Bayside Plastic Surgeon
Dr. David A. Ross FRACS (PLAST)
Plastic & Cosmetic Surgeon
03 9596 8888

Dupuytren’s Disease and Contracture

Plastic Surgeon David Ross

Dupuytren’s Disease and Contracture

Dupuytren’s Disease is a benign condition of the hand, which results in tumorous thickening of palmar tissues leading to flexion contractures that limit finger motion. When this diseased tissue extends into the fingers, it begins to pull the fingers towards the palm, restricting motion. Though the condition is not painful, it may progress until the fingers become deformed or completely disabled. It is a condition usually diagnosed after age 50 and affects mainly men of European background. Often a family history of the condition can be established. Usually the natural history of the disease is a slow progression of the condition from a palmar nodule to severe finger contractures over a 5-10 year period, however is some cases the development may be more rapid. The condition may affect other body areas such as the sole of the foot (Ledderhose Disease), knuckle pads of fingers and the penis (Peyronie’s Disease). Dupuytren’s disease can be associated with diabetes, epilepsy, alcoholism, and chronic lung disease but the reasons why are unknown.

Treatment – Alternate Therapies

Although most reconstructive hand surgeons believe that surgery is the most effective and definitive treatment modality for Dupuytren’s Disease, in recent times other currently unsubstantiated treatment modalities have been offered, particularly for less severe disease. It is generally accepted that hand therapy involving massage and splinting is not effective in preventing the progression of early Dupuytren’s Disease. However recently attempts at treating the disease with “collagenase” injections (to chemically break down the collagen Dupuytren’s bands) is being trialled to test its efficacy. Although these injections have shown some initial promise delaying the need for surgery early experience indicates they may not be effective as a definitive treatment modality. The other alternative treatment modality of needle fasciotomy to release the contracture bands without surgical incisions has proved effective in the short term with a more rapid recovery, but has a high incidence of recurrence requiring further surgery in the future. Most recently this treatment has been complemented with fat transfer to the hand in the hope that stem cells in fat will decrease the recurrence risk.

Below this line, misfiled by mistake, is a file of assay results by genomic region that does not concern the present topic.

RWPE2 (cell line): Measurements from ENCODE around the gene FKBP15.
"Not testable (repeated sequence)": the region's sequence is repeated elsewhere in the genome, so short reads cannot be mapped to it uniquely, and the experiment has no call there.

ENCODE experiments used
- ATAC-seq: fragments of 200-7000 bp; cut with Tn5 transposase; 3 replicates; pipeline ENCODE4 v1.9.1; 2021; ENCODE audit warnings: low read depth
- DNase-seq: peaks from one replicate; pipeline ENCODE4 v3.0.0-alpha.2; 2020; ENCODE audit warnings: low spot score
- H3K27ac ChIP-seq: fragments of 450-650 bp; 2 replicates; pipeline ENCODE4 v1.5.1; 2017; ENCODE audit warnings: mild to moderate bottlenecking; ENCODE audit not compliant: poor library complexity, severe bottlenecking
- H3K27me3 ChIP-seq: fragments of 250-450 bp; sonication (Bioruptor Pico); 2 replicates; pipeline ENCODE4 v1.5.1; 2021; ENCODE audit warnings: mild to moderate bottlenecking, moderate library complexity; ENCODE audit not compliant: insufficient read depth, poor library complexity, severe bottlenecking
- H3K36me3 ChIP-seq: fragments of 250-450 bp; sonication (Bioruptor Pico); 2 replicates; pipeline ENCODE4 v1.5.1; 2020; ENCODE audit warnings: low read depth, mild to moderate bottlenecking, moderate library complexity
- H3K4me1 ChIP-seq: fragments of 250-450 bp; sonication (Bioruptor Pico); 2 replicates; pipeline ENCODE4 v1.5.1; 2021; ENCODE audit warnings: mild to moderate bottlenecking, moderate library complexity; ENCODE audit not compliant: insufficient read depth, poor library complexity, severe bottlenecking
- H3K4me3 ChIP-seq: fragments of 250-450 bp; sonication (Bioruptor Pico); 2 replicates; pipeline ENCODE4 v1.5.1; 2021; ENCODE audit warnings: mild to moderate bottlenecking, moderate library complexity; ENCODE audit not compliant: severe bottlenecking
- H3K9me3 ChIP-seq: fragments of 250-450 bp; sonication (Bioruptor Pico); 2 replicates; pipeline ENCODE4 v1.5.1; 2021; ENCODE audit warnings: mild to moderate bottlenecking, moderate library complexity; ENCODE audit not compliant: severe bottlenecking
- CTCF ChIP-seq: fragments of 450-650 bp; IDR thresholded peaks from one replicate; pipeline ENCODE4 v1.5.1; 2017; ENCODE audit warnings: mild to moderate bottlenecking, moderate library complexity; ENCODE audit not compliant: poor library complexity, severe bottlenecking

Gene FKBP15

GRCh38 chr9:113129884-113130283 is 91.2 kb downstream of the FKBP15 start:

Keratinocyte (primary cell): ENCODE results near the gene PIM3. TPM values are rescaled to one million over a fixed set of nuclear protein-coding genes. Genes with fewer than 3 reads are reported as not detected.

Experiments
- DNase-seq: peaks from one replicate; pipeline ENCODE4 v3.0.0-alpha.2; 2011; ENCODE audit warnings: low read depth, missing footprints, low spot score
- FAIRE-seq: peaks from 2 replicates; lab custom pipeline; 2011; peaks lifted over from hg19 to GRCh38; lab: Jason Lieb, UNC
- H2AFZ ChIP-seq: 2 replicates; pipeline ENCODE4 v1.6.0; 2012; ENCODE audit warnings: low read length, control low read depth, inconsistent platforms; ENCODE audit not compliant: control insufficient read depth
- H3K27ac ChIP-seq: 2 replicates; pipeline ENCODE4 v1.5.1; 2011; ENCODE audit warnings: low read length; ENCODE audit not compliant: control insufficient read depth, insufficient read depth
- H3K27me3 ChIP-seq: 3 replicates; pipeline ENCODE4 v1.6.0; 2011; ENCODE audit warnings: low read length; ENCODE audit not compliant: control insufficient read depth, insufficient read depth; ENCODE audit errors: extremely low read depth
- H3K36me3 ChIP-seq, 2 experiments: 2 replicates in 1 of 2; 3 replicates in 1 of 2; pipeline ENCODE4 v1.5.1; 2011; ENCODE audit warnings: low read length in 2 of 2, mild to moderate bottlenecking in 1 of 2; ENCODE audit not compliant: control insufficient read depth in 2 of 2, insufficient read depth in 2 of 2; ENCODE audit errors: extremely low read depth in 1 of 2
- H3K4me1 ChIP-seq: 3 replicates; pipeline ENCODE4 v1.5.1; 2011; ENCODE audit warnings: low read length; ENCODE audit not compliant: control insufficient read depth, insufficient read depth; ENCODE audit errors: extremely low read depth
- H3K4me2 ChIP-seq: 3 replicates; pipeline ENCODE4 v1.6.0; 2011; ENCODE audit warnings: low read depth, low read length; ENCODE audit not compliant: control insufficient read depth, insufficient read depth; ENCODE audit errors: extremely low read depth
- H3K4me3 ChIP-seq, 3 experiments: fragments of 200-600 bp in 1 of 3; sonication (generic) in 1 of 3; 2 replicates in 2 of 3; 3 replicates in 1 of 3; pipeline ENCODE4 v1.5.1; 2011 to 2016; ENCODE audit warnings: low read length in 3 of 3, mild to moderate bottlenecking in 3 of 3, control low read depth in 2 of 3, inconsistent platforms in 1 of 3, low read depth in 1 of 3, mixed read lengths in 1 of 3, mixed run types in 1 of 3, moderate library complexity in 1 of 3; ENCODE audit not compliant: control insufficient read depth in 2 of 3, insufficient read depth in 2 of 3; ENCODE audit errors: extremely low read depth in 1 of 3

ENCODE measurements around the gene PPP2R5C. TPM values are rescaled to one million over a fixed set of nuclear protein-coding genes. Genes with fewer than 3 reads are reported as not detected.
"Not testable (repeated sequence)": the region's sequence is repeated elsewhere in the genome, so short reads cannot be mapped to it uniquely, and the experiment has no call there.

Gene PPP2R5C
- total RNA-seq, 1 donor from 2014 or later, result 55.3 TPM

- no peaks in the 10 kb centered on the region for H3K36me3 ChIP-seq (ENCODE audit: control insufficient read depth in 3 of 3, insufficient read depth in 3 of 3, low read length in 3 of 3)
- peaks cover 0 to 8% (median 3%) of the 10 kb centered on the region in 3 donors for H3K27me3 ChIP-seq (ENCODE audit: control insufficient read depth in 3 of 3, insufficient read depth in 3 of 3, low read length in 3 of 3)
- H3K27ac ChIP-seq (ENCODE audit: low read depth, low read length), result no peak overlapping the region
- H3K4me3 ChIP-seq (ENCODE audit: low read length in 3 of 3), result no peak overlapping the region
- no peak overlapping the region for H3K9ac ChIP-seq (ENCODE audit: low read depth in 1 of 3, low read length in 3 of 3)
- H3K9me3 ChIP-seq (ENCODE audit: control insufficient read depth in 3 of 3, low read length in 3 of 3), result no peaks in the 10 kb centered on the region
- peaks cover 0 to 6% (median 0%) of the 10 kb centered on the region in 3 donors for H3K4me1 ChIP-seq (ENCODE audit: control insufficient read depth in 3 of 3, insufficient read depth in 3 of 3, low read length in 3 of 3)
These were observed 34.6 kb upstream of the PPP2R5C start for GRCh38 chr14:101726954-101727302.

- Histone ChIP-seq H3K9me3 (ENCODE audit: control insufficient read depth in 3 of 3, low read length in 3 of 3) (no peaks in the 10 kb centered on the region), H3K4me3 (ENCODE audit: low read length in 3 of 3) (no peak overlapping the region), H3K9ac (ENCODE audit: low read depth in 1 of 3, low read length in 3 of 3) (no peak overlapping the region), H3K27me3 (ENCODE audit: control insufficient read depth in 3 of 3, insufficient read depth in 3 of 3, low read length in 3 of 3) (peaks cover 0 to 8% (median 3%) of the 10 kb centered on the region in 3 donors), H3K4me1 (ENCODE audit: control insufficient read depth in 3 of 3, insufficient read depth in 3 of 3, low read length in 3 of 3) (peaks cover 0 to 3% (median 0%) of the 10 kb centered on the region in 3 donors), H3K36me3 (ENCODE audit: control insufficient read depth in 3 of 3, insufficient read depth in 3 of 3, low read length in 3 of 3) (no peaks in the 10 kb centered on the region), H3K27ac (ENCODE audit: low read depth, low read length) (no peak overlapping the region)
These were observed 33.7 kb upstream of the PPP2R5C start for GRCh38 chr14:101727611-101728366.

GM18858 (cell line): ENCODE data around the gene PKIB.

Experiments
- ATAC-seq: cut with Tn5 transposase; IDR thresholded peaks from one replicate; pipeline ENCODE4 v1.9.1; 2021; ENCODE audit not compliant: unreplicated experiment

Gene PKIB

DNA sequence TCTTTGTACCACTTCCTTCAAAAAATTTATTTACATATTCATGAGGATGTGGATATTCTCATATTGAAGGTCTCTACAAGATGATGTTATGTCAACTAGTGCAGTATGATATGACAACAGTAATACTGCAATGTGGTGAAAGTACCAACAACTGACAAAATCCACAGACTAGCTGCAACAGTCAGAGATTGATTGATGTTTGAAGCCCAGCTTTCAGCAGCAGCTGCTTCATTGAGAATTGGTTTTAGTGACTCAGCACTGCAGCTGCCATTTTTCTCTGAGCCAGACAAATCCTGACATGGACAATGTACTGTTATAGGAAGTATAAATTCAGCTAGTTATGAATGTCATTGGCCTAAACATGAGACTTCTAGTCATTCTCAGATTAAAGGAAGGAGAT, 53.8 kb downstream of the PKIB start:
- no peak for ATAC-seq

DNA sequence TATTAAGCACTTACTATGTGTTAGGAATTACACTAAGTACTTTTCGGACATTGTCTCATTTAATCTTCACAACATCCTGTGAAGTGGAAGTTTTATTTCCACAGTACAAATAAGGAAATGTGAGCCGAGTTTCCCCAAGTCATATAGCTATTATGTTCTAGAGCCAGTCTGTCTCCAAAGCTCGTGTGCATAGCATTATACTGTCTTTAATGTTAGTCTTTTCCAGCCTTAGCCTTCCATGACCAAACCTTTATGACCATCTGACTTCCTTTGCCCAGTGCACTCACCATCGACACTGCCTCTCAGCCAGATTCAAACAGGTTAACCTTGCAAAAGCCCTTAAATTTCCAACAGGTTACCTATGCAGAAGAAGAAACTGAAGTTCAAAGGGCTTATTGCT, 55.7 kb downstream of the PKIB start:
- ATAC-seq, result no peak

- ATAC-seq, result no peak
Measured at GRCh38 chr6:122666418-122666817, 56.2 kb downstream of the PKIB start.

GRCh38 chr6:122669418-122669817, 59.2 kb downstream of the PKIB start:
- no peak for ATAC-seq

Treatment – Hand Surgery

photos-hand2The only effective and definitive treatment for advanced stage contracture of the fingers due to Dupuytren’s Disease is hand surgery. Because important digital nerves may become intertwined with diseased collagen tissue in the palm, surgical procedures to correct contractures are best undertaken by a reconstructive plastic surgeon, with experience in skin flaps, skin grafts and microneural surgery. Dr David Ross will undertake a full assessment of the hand and digital contractures and describe the appropriate technique to achieve the most functional outcome. The goal of contracture hand surgery is to increase the motion of affected fingers by removing the thickened Dupuytren’s tissue and releasing the tendons to allow normal movement once again. The procedure is usually undertaken as a day surgery case under an arm block or general anaesthesia, however more severe cases may need an overnight stay. With an inflated tourniquet, incisions are made longitudinally in the palm along the affected fingers and skin flaps are elevated exposing the underlying structures. With special care not to damage important structures in the palm (nerves, blood vessels and tendons), the diseased Dupuytren’s collagen bands are carefully dissected and removed and then the interphalangeal joints are released to allow normal digital motion. The palmar wounds are then closed using local skin flaps and possibly skin grafts to minimise the possibility of recurrent contracture.
After surgery, patients can expect to see a significant improvement in their finger position and mobility. The usual postoperative course would involve 2 weeks in a protective dressing and splint until the wounds had healed and then 2-4 weeks of hand therapy to return to full hand function and grip strength. More significant contractures will require a more prolonged postoperative rehabilitation program.

To determine if you would benefit from surgery for Dupuytren’s disease, schedule a hand surgery consultation with plastic surgeon David Ross. Contact our Melbourne plastic surgery practice today to make the arrangements.

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Bayside Plastic Surgeon
Dr. David A. Ross FRACS (PLAST)
Plastic & Cosmetic Surgeon
03 9596 8888
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